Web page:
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Right Turn
Posted at 11:30 AM ET, 06/24/2012

More questions than answers

There is a surplus of news every day — more than one can read or write about. I’m left with many questions at the end of a busy news week.

Here are some:

1.Why is Andrea Mitchell still covering the 2012 race? My colleague Erik Wemple aptly documented her use of a misleading video and her blatantly unfair introduction to a piece on Mitt Romney's comments about Wawa’s technology. She hasn’t explained what she did, let alone apologized. It is mystifying how her employer could regard her as an unbiased reporter at this point.

2.Why has the Obama campaign taken Vice President Joe Biden to an undisclosed location? By muzzling him, it’s taken away the most likable member of the administration. (Damning with faint praise, I know.)

3. W hy did President Obama bail out Attorney General Eric Holder with a flimsy executive-privilege claim? Not even generally sympathetic newspaper editorial boards buy it. From the Des Moines Register:

“There is more than a little irony in the Obama administration asserting ‘executive privilege’ to block Congress from access to internal documents shortly after the 40th anniversary of Watergate. Those with long memories may wonder when they will begin hearing words like ‘stonewall’ and questions of ‘what did he know and when did he know it?’ . . . Is the U.S. Justice Department deliberately concealing documents that would expose how early administration officials were aware of a disastrous program that put weapons in the hands of Mexican drug gangs? Congress has every right to demand to know how this ill-conceived project was allowed to happen and why it wasn’t throttled before the illegally obtained guns were used in, by one estimate, hundreds of murders in Mexico and the death of a U.S. Border Patrol agent.”

It seems the president took an awful big risk. It is always peculiar when the boss takes a hit for a subordinate. Holder has put his boss in jeopardy. Will Obama continue to take fire on his attorney general's behalf?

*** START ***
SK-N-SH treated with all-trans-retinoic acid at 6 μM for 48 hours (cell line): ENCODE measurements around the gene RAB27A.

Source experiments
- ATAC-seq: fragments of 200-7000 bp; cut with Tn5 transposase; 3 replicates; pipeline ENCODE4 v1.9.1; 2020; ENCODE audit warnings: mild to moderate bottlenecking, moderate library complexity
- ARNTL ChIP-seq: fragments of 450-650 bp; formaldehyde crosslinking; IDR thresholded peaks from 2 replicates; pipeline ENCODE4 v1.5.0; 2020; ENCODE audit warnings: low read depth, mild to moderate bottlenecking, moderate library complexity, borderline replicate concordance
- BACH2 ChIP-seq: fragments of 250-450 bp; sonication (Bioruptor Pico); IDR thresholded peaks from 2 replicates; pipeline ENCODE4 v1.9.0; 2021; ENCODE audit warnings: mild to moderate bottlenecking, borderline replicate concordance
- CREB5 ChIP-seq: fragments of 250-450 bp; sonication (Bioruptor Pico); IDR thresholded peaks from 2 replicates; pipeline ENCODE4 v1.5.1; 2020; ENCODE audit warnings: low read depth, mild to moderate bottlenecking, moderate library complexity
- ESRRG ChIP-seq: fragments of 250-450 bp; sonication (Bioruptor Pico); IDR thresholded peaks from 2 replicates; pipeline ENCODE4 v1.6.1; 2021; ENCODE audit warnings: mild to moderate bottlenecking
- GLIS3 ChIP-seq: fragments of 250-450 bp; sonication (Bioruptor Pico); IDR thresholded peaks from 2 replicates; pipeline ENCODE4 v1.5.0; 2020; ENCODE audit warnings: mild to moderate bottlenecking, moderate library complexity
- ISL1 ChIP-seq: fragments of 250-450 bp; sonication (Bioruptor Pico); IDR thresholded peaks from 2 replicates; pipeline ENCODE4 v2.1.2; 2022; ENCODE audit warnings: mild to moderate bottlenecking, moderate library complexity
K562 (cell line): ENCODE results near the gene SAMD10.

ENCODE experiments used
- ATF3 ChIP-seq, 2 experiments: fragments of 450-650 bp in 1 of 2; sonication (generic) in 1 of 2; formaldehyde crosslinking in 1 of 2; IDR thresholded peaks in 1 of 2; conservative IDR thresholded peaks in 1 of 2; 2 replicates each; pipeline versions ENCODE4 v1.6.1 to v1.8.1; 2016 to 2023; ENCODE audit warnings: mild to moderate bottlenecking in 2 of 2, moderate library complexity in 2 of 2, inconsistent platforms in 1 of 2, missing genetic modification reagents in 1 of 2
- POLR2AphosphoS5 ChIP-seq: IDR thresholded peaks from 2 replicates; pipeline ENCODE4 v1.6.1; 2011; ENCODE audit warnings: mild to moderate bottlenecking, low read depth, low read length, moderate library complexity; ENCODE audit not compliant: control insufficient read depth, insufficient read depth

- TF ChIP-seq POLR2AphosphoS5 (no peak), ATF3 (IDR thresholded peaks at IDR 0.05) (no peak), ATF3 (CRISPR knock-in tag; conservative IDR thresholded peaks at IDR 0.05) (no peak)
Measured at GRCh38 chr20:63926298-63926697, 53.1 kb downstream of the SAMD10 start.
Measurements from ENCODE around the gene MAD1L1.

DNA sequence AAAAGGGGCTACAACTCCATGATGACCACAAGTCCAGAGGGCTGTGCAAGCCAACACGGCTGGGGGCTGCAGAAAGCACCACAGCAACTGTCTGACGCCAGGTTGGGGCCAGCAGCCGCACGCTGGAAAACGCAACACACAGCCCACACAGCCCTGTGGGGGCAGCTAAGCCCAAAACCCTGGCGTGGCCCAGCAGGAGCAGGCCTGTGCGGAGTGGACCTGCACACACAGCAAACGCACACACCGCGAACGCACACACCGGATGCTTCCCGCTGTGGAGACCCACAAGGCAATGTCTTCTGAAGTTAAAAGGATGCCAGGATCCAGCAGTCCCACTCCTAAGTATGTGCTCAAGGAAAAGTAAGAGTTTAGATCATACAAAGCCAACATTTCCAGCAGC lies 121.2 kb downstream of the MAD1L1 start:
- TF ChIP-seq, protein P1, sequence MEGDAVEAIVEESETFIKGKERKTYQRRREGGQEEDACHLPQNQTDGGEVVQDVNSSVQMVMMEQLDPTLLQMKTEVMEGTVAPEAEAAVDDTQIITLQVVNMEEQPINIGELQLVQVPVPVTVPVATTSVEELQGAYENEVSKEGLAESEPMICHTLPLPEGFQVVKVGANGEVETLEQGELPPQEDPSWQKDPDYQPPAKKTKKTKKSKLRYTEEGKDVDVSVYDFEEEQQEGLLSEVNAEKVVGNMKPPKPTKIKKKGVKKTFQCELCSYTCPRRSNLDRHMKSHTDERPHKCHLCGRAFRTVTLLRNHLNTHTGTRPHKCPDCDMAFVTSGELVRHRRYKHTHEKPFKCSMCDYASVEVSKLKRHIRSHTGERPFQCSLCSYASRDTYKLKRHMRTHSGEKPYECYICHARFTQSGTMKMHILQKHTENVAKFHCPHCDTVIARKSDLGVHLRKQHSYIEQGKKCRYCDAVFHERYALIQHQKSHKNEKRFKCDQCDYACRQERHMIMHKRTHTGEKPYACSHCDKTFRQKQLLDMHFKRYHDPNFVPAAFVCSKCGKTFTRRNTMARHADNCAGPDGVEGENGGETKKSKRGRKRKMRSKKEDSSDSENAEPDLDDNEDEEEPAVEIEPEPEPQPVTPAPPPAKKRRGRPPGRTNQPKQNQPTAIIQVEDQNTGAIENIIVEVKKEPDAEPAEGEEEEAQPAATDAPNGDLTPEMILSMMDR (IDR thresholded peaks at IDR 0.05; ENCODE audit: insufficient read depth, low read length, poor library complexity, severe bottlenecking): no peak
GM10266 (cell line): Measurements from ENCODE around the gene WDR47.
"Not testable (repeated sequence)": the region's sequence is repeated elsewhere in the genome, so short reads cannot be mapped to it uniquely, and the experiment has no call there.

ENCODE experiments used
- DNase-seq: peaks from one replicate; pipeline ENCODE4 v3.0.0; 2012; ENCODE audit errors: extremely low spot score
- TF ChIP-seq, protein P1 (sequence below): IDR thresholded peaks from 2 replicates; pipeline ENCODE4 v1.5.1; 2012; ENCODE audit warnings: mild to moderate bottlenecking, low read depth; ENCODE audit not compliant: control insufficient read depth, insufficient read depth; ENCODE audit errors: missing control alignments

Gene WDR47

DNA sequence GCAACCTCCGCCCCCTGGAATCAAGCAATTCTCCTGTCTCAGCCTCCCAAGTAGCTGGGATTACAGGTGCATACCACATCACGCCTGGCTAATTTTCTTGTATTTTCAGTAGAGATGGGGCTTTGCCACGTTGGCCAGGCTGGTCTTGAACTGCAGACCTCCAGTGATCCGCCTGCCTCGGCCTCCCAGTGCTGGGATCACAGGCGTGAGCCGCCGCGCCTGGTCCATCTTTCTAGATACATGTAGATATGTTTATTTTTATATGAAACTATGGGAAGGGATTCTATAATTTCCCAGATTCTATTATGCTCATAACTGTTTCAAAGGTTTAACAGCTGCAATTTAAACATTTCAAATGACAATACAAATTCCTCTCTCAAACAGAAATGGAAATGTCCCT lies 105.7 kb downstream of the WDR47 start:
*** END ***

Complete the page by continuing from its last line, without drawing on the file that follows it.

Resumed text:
4. Why is Sen. Marco Rubio (R-Fla.) showing so little policy muscle on immigration? First he delays on his Dream Act, and then he says very little of substance to Hispanic leaders. (He said three separate times on immigration reform: “It’s complicated.”) He’s not been very impressive for the first time in his young Senate career. I wonder if it is staff failure or whether mounting a major policy initiative is out of his wheelhouse.

5. Why does Mitt Romney avoid talking about Obama’s executive imperialism (fake privileges, extra-constitutional rewriting of immigration law, all the czars)? Maybe no one is interested. I hope it’s not because he’s planning on pulling the same stunts if he gets elected. There is a good case to be made that Obama’s inability to work in collaboration with Republicans and his resort to these power grabs make it impossible to tackle big problems like entitlement reform. It seems like Romney should at least mention this.

6. Why is the White House so blasé about the collapse of its Iran policy? The talks have stalled. Sanctions haven’t worked. And Israel isn’t going to wait much longer. Other than leaking about the “Flame” program ( the joint U.S.-Israel cyber-attack on Iran’s nuclear program), the administration is curiously inert. The president and his advisers can’t possibly think no one will notice, can they?

7. Why is Jay Carney still the White House press secretary? He conveys no sense of authority and regularly gets his ears boxed by many of the White House reporters. I guess he must be the best they could get.

By  |  11:30 AM ET, 06/24/2012

Categories:  2012 campaign, Media

 
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